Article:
Protecting Your Credit and Identity

Updated: 9/25/18

In light of the recent Equifax data breach, you may be wondering what steps you can take to protect your credit. With the mass influx of blog posts and multiple companies offering paid-for services to “lock” your credit, we understand it can be overwhelming to know where to start. Luckily, depending on where you live, it can be easy and inexpensive to begin adding layers of security surrounding your credit and identity.

Fraud Alert

A good place to start would be to place a fraud alert on your credit report, which can make it harder for identity thieves to open accounts in your name. A fraud alert stays on your report for at least 90 days and during this time you can still open new accounts; however businesses must verify your identity by way of contacting you before it issues any credit. 

Issuing a fraud alert is free and easy to do, and unlike a credit freeze, you only need to contact one of the three credit bureaus (Equifax, Transunion, and Experian) for it to be applied across all of them. A fraud alert would be a sensible option for younger consumers who may want to open a new credit card or apply for a mortgage in the near future, as opposed to initiating a credit freeze.

Credit Freeze

For more security, a credit freeze can be placed on your credit account, which is a proactive way to protect your credit and personal information. Lenders will be blocked from accessing your credit while the freeze is in place. If you wanted to apply for a loan, for example, you would either need to lift the freeze (which removes it for a short amount of time) or remove it entirely. As of May 2018, it is now free to add, lift, and remove a credit freeze across all bureaus and states. See the table below to check your state’s rules:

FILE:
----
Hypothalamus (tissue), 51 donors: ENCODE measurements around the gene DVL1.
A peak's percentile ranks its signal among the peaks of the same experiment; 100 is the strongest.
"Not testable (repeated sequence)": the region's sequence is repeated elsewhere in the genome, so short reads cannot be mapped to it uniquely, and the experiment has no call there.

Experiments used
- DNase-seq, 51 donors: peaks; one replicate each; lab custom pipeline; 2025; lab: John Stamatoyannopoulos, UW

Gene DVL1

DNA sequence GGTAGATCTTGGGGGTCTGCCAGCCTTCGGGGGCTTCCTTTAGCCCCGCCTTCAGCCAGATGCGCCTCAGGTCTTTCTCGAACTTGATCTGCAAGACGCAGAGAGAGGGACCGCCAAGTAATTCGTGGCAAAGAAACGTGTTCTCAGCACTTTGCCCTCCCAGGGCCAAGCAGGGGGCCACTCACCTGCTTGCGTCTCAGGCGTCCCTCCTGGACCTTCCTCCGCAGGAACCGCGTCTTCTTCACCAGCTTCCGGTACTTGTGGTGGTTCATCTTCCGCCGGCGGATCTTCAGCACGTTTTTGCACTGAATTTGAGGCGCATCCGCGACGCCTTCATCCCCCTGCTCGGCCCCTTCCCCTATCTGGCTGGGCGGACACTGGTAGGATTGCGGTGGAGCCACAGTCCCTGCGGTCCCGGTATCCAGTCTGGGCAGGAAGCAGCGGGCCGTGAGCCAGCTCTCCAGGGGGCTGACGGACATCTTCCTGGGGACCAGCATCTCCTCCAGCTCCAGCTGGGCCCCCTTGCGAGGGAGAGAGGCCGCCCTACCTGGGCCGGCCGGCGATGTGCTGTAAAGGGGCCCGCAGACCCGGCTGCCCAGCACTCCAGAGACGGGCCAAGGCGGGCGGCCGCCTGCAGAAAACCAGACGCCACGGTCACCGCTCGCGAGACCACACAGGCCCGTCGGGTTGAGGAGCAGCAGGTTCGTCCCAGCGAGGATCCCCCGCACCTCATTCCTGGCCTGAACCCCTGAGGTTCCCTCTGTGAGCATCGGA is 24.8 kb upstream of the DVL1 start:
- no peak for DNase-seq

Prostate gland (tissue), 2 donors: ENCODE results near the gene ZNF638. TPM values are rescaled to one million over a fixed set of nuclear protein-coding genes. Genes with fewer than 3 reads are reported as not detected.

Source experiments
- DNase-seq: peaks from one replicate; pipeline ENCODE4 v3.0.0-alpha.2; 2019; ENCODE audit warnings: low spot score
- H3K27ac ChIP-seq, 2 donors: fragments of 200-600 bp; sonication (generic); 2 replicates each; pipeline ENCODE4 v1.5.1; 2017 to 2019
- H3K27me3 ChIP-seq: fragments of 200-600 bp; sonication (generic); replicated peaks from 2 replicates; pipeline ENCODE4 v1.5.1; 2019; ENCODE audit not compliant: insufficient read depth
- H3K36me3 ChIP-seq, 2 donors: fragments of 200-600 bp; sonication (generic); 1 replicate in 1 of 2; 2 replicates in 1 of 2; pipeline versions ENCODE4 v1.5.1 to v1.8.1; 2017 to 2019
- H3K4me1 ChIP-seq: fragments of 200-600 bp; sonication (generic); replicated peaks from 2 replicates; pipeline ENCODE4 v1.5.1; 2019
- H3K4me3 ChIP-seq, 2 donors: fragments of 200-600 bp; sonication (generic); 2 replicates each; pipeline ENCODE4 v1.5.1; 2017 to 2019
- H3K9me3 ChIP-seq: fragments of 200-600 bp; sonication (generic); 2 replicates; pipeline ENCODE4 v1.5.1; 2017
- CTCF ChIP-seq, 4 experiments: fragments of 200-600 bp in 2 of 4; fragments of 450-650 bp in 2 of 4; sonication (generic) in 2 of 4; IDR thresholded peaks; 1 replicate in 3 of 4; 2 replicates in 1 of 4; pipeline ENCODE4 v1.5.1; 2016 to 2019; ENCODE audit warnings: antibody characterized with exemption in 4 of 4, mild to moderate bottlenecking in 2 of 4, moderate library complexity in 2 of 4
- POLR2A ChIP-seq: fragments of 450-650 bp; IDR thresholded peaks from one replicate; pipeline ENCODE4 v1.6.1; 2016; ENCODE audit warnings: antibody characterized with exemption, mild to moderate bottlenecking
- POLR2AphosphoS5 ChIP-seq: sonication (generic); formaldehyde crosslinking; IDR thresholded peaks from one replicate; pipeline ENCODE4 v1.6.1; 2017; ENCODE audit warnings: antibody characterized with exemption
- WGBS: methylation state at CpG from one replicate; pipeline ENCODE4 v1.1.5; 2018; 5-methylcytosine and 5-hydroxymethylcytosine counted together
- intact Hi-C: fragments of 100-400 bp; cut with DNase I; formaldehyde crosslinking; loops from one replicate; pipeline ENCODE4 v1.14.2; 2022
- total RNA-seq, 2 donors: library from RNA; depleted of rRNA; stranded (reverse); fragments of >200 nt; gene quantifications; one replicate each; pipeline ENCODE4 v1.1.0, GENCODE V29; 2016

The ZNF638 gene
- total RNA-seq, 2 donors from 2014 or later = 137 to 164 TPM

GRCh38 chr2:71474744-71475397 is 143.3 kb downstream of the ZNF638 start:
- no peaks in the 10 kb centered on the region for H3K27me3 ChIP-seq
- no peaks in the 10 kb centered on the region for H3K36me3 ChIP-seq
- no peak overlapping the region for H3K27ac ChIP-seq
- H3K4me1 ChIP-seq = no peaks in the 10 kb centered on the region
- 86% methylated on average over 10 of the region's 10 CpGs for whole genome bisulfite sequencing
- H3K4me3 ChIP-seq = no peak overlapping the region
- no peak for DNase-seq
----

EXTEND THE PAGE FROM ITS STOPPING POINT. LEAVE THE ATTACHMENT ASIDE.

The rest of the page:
PennsylvaniaMarylandNew York
Time Span7 yearsPermanentPermanent
Fees for Adding a FreezeFreeFreeFree 
Fees for Lifting a FreezeFreeFreeFree
Fees for Removing a FreezeFreeFreeFree

Once you’ve decided to activate a credit freeze, you will need to contact each of the three credit bureaus.  You can begin the credit freeze process either over the phone or online through each of the bureaus’ websites, which will take you step-by-step through the process (see below). At the end of the process you will be supplied with a PIN, that differs from agency to agency, so be sure to keep the number somewhere safe in the event you need to lift or remove the freeze later on.


  • Online
  • By phone: 1-888-909-8872


  • Online
  • By phone: 1-800-685-1111 (NY residents please call 1-800-349-9960)


  • Online
  • By phone: 1-888-EXPERIAN (1-888-397-3742). When calling, press 2 and then follow prompts for security freeze

You can also request a credit freeze by mail. If you would like us to provide you with the materials and instructions to do so, please contact your financial planner at 215-348-9393. If you are not a current client, please email Julie Picariello.

Credit Monitoring Services

If you don’t want to implement a fraud alert or credit freeze, and would rather opt for a constant credit monitoring service, there are a myriad of companies that offer such products.

Most basic services will include a credit report, alerts about changes in your credit, monitoring the web for misuse of your social security number or driver’s license number, and typically a $1 million identity theft insurance policy.

Additionally, there are more expensive and robust plans that will monitor banks and credit unions to detect new checking or savings accounts in your name and detect fraudulent cash withdrawals and balance transfers from any investment or retirement accounts.

Be sure to read the fine print before signing up for a credit monitoring service to understand what it includes and doesn’t include. Also, remember that there are many free steps you can take to add layers of protection surrounding your credit and if you are proactive and vigilant regarding your credit, a paid-for service may not be necessary.







Blyskal, Jeff. “Is Equifax’s Free ID Protection Service Good Enough?” Consumer Reports. N.p., 6 Oct. 2017. Web. 07 Nov. 2017.

Henson, Sarah. “What Is the Difference Between a Credit Freeze and Fraud Alert?” Experian. N.p., 15 Sept. 2017. Web. 16 Nov. 2017.

“How Do I Place a Security Freeze on My Equifax Credit File?” Experian. N.p., n.d. Web. 16 Nov. 2017.

“Locking Your Credit Report.” TransUnion. N.p., 18 Oct. 2017. Web. 16 Nov. 2017.


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